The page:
In the first issue, a character asks if you believe in evil, true evil. Do you believe in evil?
Lemire: I was raised in a Roman Catholic family. My family is all still Catholic, but I don't practice anymore and I don't really believe in any of that, but obviously, there is evil in the world. It's not hard to look around at the world we live in and see a lot of horror and a lot of fear. There are a lot of bad things happening and it's whether you define that as evil or something else. It's a bigger question, but the two main characters in Gideon Falls are certainly plagued by different evils and they both deal with it in different ways.
I don't want to give away too much just yet, but the story focuses on two men. The first is a Roman Catholic priest sent to a small town, and the other is a really troubled young man, who lives in the city. They both seem to be connected in some way and are both closing in on something dark. Let's put it that way for now. [Laughs]
You mentioned Norton's personal troubles, but Father Fred has his own inner demons, too. He's a character that may have lost his way, as well.
Lemire: The book, in part, is a study in these contrasting things – juxtaposing things that are opposites and then creating an interesting tension there. Norton is a young man and he lives in a very dense, urban setting where Fred is a much older man and he's seen it all and he lives in a much smaller, rural community so you have these very natural juxtapositions.
In Fred, you have a character who has lived a life. In the first issue, we allude to a pretty storied past for Fred. And even though he is a priest, he is clearly a man struggling with his faith and with that calling and questioning it as the story begins. Obviously, this will be a tale of his faith being put to the ultimate test and likewise, Norton is a man of faith but his faith is a bit different. This fantasy that he has created – or is it a fantasy? – about this conspiracy surrounding The Black Barn and despite all evidence pointing to the fact that this is just his mental illness talking, he's still refuses to give up his belief in this world that's living in his head.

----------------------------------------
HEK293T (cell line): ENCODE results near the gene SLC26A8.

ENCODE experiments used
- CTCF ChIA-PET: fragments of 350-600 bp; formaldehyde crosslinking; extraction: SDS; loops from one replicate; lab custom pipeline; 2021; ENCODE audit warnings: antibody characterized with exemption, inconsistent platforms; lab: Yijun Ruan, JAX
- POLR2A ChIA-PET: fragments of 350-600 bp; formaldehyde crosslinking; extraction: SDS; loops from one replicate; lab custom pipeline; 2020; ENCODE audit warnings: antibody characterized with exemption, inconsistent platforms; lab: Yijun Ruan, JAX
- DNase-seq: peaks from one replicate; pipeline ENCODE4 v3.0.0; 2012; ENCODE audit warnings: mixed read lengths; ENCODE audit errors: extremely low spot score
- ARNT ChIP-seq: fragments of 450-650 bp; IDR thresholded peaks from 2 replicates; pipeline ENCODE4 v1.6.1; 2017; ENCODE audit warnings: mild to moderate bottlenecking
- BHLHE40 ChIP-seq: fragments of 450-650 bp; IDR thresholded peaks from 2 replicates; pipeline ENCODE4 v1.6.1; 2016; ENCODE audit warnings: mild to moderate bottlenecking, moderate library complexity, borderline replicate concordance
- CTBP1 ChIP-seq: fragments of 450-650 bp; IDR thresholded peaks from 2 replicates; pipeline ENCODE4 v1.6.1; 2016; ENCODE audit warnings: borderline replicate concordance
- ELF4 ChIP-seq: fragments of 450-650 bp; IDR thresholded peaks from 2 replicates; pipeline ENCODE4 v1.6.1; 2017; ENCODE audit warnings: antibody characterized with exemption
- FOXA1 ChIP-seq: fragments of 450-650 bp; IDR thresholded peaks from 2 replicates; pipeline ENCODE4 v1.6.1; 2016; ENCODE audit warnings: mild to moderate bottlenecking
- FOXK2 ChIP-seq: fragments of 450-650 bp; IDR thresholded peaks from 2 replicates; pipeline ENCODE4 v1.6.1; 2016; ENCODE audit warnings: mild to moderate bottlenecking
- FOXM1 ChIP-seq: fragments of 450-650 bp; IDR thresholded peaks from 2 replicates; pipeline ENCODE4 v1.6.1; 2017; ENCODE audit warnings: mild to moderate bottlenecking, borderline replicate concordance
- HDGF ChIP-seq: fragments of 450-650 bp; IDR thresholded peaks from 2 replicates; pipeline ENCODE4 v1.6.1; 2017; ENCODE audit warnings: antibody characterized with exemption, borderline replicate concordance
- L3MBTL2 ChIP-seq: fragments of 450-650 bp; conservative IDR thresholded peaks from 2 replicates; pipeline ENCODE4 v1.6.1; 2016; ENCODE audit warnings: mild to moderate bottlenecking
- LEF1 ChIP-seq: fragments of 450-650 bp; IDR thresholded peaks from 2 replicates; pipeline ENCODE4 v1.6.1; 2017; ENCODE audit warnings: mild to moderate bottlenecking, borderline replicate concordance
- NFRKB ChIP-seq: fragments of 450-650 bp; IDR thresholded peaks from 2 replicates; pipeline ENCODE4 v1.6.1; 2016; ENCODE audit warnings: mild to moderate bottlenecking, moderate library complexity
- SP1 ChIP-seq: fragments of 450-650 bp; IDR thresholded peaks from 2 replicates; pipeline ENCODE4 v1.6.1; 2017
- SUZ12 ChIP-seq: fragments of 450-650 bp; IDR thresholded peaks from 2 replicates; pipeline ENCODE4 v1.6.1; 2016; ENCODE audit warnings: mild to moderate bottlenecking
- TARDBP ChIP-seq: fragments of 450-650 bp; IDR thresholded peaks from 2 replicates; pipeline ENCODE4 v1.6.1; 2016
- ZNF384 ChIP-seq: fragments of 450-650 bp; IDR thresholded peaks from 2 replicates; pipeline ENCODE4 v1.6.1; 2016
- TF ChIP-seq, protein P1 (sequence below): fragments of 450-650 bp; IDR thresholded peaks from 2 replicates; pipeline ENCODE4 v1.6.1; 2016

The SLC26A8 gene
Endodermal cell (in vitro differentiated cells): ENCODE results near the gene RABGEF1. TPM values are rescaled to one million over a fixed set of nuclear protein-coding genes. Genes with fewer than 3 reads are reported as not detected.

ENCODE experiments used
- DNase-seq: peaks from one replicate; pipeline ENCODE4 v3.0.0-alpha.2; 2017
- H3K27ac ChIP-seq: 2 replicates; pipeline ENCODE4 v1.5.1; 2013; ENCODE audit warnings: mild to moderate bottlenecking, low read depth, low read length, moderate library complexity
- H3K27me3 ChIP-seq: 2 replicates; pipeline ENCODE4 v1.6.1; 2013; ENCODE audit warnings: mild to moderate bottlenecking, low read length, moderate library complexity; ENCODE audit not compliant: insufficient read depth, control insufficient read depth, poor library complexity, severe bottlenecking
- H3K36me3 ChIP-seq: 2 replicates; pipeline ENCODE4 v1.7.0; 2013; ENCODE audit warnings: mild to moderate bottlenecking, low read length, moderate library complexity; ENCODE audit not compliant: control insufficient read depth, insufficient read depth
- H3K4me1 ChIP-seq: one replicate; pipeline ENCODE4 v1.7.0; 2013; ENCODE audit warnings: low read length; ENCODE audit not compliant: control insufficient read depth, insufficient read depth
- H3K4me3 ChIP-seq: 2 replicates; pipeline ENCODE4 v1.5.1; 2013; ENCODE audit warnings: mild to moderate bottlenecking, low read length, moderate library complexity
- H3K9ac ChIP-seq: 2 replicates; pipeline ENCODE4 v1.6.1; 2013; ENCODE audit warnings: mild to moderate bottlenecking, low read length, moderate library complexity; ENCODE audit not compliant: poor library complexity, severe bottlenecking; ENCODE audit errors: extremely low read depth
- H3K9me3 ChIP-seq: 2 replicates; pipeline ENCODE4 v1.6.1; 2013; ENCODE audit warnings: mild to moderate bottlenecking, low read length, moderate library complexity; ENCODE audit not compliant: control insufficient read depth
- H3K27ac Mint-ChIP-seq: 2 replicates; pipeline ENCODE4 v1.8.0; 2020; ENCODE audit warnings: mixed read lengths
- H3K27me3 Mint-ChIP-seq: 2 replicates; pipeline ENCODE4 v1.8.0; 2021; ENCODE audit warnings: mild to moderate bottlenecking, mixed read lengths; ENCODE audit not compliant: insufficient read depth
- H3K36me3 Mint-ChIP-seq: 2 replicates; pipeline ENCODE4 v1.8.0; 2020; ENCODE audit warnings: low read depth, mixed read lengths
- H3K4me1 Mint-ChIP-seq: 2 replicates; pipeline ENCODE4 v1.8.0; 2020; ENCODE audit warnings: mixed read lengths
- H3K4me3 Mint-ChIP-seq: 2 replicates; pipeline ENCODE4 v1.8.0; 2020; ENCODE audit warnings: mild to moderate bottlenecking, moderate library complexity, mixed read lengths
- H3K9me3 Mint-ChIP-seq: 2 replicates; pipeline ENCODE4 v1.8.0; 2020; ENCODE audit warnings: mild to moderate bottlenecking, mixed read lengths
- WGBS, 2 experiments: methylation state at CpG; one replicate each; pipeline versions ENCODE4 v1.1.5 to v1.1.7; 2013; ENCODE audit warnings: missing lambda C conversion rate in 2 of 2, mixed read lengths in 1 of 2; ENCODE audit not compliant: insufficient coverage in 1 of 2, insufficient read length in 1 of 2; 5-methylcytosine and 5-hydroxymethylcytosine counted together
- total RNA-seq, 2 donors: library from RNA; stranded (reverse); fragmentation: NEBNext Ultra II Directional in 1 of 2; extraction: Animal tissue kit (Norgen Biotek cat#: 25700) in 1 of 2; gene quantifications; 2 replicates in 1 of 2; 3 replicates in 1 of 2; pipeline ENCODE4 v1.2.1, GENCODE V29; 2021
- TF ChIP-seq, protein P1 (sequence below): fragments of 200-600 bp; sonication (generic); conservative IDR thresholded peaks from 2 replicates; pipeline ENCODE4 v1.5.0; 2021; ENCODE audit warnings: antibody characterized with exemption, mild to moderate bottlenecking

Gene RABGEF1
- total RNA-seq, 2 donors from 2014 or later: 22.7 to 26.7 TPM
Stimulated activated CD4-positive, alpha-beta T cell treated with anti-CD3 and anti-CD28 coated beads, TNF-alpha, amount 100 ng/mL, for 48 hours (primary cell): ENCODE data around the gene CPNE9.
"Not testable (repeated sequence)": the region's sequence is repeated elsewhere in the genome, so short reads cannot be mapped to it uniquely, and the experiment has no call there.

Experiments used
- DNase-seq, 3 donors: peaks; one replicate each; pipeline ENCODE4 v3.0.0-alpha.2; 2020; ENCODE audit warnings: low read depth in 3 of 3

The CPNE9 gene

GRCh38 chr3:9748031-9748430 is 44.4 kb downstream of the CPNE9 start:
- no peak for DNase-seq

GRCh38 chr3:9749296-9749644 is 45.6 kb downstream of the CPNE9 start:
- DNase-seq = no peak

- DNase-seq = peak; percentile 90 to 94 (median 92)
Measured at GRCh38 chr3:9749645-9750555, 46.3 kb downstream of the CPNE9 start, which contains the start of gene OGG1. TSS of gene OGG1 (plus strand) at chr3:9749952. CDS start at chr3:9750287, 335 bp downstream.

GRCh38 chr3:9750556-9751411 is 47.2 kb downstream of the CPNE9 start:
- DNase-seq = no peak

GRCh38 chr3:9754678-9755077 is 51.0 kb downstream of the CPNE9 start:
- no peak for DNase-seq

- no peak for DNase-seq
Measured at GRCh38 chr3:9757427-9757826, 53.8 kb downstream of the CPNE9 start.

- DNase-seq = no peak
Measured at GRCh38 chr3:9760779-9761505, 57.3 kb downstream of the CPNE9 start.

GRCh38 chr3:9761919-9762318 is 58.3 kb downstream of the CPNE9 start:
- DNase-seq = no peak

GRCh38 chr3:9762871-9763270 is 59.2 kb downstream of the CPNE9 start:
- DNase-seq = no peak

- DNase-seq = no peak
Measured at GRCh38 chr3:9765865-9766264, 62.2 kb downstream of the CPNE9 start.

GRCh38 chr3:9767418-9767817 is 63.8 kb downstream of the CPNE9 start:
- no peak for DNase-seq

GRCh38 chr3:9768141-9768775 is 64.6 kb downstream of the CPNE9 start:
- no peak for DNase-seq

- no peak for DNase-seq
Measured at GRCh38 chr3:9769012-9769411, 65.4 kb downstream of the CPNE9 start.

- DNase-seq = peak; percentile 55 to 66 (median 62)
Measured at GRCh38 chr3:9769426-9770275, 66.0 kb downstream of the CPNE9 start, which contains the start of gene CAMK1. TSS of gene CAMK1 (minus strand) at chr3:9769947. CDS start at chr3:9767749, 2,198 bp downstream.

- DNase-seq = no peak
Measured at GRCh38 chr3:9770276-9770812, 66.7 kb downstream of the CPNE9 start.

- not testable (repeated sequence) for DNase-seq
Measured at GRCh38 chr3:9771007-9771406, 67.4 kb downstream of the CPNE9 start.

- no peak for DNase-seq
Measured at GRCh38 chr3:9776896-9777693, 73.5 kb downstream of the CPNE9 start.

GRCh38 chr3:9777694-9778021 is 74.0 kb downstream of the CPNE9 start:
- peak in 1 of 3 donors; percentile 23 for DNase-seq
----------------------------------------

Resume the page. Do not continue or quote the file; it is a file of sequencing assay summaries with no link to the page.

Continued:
You have these two characters that are struggling with faith and struggling with what they believe and as you see in the first issue, they seem headed toward a common path.
As you said, there is a difference between horror and gore, but there is also a big difference between psychological storytelling and very real, real world fears like coping, or not coping, with a mental health disorder. By grounding a character with an actual documented disorder, is this a way to normalize mental health illnesses and lessen the stigma?
Lemire: For me, it comes from a personal place. I don't know how deep I want to get into it in a public interview, but I came up with the character of Norton when I was in my early twenties. I was really struggling with a lot of the things that he struggles with. I was suffering from some pretty severe depression for a number of years, and it was pretty crippling. Norton was really a reflection of what I was going through then. Now, 20 years later, thankfully, I have gotten to a better spot with it and like you said, mental health has become more acceptable to talk about now than it was then, so I am much more mentally healthier now for a lot of reasons but I think that Norton still reflects that part of me that will always be there and certainly the struggles that I had as a young man. It's pretty real and pretty personal in that way.
Andrea, you are so good at expressing emotion on the page. What techniques will use to generate feeling when it comes to showing how Norton and Fred are dealing with their personal battles?